Donald Trump's tweets on North Korea's nukes have established his foreign policy priorities

Trump's tweets on North Korea are inflammatory, belligerent — and let us know exactly where his priorities are

Published January 3, 2017 1:36PM (EST)


President-elect Donald Trump shook up American foreign policy with a pair of tweets about North Korea and China on Monday.

During a press briefing on Tuesday, Chinese Foreign Ministry spokesman Geng Shuang responded to Trump's tweets by saying that China's attempts to solve North Korea's nuclear weapons issue "are clear for all to see." He cited as examples China's calling of a six-nation convention to convince North Korea to give up its nuclear program and support for United Nations sanctions against the rogue state. When it came to the question of whether Trump should use his Twitter account to make important foreign policy statements, Geng merely commented that, "We don’t pay attention to the features of foreign leaders’ behavior. We focus more on their policies."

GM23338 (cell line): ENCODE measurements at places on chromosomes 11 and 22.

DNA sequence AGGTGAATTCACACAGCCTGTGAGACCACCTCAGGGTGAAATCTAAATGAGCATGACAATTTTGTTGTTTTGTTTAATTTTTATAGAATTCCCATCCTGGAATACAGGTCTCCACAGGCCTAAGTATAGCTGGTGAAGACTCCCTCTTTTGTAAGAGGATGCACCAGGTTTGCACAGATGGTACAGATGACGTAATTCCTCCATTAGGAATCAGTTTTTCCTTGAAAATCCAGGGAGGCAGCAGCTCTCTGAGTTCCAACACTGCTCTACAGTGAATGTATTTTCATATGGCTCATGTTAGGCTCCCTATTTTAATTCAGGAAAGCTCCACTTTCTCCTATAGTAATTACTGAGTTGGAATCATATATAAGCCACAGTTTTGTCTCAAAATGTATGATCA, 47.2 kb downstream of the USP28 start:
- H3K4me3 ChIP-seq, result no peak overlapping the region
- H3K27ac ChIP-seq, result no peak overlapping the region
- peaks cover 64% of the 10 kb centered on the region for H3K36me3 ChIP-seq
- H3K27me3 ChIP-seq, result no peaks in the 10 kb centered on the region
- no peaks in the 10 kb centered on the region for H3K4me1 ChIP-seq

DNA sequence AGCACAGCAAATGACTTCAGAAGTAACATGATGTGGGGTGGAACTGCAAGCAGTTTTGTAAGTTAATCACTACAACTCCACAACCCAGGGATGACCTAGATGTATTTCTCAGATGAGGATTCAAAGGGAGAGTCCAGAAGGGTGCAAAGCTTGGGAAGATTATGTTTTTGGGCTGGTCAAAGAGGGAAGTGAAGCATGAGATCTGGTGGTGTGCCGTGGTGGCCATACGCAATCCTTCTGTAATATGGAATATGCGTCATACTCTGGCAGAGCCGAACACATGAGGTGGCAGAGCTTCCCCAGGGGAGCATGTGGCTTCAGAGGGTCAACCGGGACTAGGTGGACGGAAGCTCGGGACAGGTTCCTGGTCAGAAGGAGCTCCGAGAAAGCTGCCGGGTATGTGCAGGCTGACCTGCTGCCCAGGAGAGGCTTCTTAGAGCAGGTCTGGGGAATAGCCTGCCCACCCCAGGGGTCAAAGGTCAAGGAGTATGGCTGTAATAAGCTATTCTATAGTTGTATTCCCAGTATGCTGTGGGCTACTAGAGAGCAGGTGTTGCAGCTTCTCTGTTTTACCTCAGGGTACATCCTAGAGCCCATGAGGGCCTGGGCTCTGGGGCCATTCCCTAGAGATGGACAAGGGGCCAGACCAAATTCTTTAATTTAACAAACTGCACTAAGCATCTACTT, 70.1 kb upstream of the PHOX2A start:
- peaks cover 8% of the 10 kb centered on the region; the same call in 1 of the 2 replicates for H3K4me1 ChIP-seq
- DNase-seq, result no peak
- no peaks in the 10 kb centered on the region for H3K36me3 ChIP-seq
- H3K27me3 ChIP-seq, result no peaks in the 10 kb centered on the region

In an interview with The Wall Street Journal, the director of the Center for American Studies at Renmin University, Shi Yinhong, pointed out that Trump's tweets did not necessarily break new ground in U.S.-North Korea policy. "Trump’s comments regarding China’s perceived passivity on North Korea’s nuclear program are very much in line with the overwhelming consensus view in U.S. diplomatic circles," Shi said.

This isn't the first sign that Trump intends on focusing on North Korea during his presidency. In December it was reported that Trump, despite refusing his daily intelligence briefings, had requested a focused briefing on North Korea. He also indicated in May that he would "have no problem speaking" to North Korean dictator Kim Jong Un.

By Matthew Rozsa

Matthew Rozsa is a staff writer for Salon. He holds an MA in History from Rutgers University-Newark and is ABD in his PhD program in History at Lehigh University. His work has appeared in Mic, Quartz and MSNBC.

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China Donald Trump North Korea